It's not a merger, it's a partnership of services that takes place to give you the service.
  • Ack! That previous message should read "about 10 bits of data transferred per actual BYTE sent."

    Sorry about that! :)

  • I get 1.1mbps upstream with a static IP and non-proxied access for $65 - Canadian. It's not sold here anymore, now Bell uses Nortel's 1Meg modem.
  • It's owned by a partnership called ServiceCo, which is jointly owned by MediaOne, Time Warner (that's where the beeping bird comes from ^_^) and some other partners who I can't remember offhand. IIRC they are Advance/Newhouse and Microsoft, but I could be's Sunday, and all my nifty business bookmarks are at work.

    I'm still looking for more info, but at this time, I'm pretty much dead on info other than what I put above.
  • I have to correct a number of things here.

    First off, about the portscanning... YES, you will quickly get the idea that it's not safe to have a *nix machine running for more than a week without going through the basics of wrapping your login mechanisms and disabling unneccessary services, because on average three and five connections to commonly exploitable services will come in per day as all the lamers blindly scan the CIDR block with their super-kool 'sploits. You will also be portscanned if you call tech support with a problem, at least that's the way it is with Intermedia in Nashville, and several other areas as well. Literally any ports responding at all will get your IP reported to the Abuse Team, and they're still working on getting their sh*t together. (I had my connection cut off for running *sshd* by some woman who I can only assume was undergoing severe hormonal distress. You can't be that big of a bitch all the time and keep a job in most places.) Note that they also seem to only scan *nix-used ports, not windows ones. (I find this rather abusive in and of itself.) The message seems to be, "Complain and we'll try to get rid of you because it's faster than fixing the problem."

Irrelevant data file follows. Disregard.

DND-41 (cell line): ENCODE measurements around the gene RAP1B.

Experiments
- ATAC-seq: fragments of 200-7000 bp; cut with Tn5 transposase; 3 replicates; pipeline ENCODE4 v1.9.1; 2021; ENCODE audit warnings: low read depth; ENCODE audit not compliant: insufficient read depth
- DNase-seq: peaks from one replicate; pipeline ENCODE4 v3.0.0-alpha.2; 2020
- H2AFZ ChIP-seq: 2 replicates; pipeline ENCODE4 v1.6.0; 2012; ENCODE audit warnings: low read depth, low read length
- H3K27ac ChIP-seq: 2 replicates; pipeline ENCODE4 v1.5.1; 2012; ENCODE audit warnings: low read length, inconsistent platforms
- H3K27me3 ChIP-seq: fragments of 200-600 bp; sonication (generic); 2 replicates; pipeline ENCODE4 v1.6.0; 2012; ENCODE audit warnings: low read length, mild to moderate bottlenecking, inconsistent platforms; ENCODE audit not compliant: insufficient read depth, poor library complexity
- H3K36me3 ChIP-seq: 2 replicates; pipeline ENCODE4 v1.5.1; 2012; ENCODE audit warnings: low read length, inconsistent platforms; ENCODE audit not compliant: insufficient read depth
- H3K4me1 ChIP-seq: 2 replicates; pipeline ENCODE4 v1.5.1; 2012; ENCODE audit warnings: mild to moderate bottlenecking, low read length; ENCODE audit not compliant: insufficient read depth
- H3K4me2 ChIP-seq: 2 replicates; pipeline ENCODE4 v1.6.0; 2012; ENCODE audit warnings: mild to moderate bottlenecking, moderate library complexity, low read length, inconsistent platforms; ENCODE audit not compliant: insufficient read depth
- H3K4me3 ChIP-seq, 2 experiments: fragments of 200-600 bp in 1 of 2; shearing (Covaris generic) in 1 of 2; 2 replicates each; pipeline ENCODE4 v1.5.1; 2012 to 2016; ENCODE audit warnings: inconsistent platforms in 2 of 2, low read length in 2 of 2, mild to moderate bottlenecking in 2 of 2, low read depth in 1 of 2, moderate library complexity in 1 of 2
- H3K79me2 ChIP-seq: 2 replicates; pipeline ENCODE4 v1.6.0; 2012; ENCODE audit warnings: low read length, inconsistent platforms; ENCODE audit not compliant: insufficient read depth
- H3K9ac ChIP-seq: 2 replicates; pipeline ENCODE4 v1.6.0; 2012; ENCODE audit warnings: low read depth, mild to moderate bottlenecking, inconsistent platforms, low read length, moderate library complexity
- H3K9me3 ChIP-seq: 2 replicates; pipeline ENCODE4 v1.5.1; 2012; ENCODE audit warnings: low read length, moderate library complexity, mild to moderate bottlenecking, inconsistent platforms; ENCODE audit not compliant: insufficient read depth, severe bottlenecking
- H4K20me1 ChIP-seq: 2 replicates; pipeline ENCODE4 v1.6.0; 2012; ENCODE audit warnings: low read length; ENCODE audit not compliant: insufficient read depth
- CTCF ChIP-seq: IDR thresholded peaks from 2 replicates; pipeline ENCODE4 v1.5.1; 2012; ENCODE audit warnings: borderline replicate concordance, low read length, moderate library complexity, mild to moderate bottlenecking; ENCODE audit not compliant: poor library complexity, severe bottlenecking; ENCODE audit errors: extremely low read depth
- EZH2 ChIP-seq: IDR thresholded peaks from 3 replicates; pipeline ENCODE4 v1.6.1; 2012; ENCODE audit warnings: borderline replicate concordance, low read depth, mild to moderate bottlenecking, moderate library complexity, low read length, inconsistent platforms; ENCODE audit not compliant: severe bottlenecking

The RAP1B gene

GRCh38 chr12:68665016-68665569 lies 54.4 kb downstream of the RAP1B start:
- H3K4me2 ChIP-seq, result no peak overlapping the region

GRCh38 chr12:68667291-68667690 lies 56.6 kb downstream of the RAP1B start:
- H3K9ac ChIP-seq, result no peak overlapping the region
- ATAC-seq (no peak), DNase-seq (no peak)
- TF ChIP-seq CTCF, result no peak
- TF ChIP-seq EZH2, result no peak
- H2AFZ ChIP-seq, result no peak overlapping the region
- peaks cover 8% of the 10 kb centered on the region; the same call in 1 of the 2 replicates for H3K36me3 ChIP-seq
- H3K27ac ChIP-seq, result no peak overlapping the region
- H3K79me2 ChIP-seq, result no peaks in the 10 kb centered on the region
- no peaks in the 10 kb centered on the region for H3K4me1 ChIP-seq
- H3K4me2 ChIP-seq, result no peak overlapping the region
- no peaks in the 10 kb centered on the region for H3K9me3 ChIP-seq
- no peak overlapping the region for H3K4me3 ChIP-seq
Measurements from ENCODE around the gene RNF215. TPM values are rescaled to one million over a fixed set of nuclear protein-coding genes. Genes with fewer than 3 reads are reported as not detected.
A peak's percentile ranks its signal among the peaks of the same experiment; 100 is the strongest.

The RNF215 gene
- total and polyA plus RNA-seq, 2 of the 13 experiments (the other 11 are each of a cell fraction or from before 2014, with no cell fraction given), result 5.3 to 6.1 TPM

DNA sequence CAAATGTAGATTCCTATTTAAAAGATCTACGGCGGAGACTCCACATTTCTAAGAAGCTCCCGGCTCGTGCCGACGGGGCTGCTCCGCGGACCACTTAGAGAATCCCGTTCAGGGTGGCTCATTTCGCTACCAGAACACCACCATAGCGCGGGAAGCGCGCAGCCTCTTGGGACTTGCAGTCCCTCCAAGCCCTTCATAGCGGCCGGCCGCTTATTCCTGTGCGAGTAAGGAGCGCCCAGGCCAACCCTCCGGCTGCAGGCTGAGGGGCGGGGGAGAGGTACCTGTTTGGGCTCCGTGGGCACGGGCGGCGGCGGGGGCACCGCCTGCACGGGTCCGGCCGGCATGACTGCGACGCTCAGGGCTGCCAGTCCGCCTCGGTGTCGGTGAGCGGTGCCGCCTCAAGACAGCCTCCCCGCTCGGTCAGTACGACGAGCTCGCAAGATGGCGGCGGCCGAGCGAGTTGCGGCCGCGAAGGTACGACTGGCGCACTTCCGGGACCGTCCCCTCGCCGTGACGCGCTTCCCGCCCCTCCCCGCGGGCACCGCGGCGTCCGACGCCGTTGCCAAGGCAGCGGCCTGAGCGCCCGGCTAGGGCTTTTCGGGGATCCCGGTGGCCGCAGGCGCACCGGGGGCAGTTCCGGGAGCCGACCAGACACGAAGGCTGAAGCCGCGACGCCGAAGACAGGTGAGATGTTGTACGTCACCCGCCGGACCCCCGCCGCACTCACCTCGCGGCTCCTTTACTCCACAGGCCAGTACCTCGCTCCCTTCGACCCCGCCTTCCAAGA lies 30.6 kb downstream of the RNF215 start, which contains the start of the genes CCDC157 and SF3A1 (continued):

NFR does *not* scale well enough to be used for something like a cablemodem network. Period. With a just a heavily used 100Base-T segment on a PII-400 with 256Mb of RAM it simply can't keep up with what it needs to analyze. (Although if you need a nearly turnkey IDS, and you're not passing *insane* amounts of traffic, it's definitely worth checking it out, because it's pretty obsessive about details.)

    My suggestion to folks is to a) not abuse things by trying to set up 0-day warez sites and etc., b) turn off the services you don't need and wrap the rest on *nix and windows users c) STOP RUNNING WAREZED WINGATE!@#$! and d) everyone block ICMP (screw fragment_needed packets--if you actually find a site that emits them, let me know! I've been looking for *years*.) since a lot of the lamers don't even know that their speed scanners won't probe anything it doesn't think is up (because it pings it first).

    ...and always remember: A little common sense goes a long way, but an idiot can go further if you drop them from a high-enough precipice.
  • 2400bps? I think your networking background could use some work. Back of the envelope calculations: Let's assume MTU=1500 bytes; no IP/TCP options; unlimited down, restricted up.

    14k up means 1.2 full sized packets/s (14k/(8*(1500-40))); or 45 ack-sized packets up.

    TCP steady state is 1 ack / 2 pkts, hence 90 pkts/s down (1 Mbps). I'm feeling sorry for you now.

    In addition, this is assuming a zero-loss case. If you're transfering over anything lossy, your pkt losses will hurt you more on the data path than the reverse path (retransmits cost more, acks are redundant).

    If you want to get really good measurements, see how much ping throughput you get to the border router with packet size of 40 (20 payload, 20 IP).

    I'm on DSL, and accept the limited uplink (640k down, 90k up). Yeah it sucks for sending files on the reverse path, but I'd rather that than 365k symmetric.
  • Road Runner makes every customer SIGN and DATE a copy of the TOS at every install. They keep it on file. I have the service, I had to sign the TOS, and they change it every so often (see @Home's debacle w/TOS changes) so I read it every so often. It's best to be informed.

    I'm sorry, you should have known. It's idjits like this that make ISPs create bandwidth caps...
  • If you're having problems with your cable service, check out .. they offer a proram that logs all cable traffic and tests speeds. This way you have to something to use when you need to complain to your isp about the service.
  • Oooooooooh, you're getting ripped off.

    PacBell charges $50/mo. (Some of us even less) for guaranteed 384down and 128up. (On Sat morning, I usually get 1.84Mbps. No sh*t!)

    The SDL is slightly more. However, it's not $200/mo.

    They charge $140/mo for 1.54down/384 up guaranteed.

  • If they do do this, they will have to come up with a better reason than cox's reason, because they don't have static ip's. This means that people can't feasibly run servers, so they'll need some better idea.
  • $200 per month, Youch! Down here in GTE territory its $55.00 per month for 384Kbps each way plus ISP fees which I've been quoted at $45.00 per month. I was debating whether to go with this or go through Time Warner for Roadrunner cable modem access. I haven't found any useful info on Roadrunner yet though.
  • Let's see...
    128Kilobit streaming MP3 download 24/7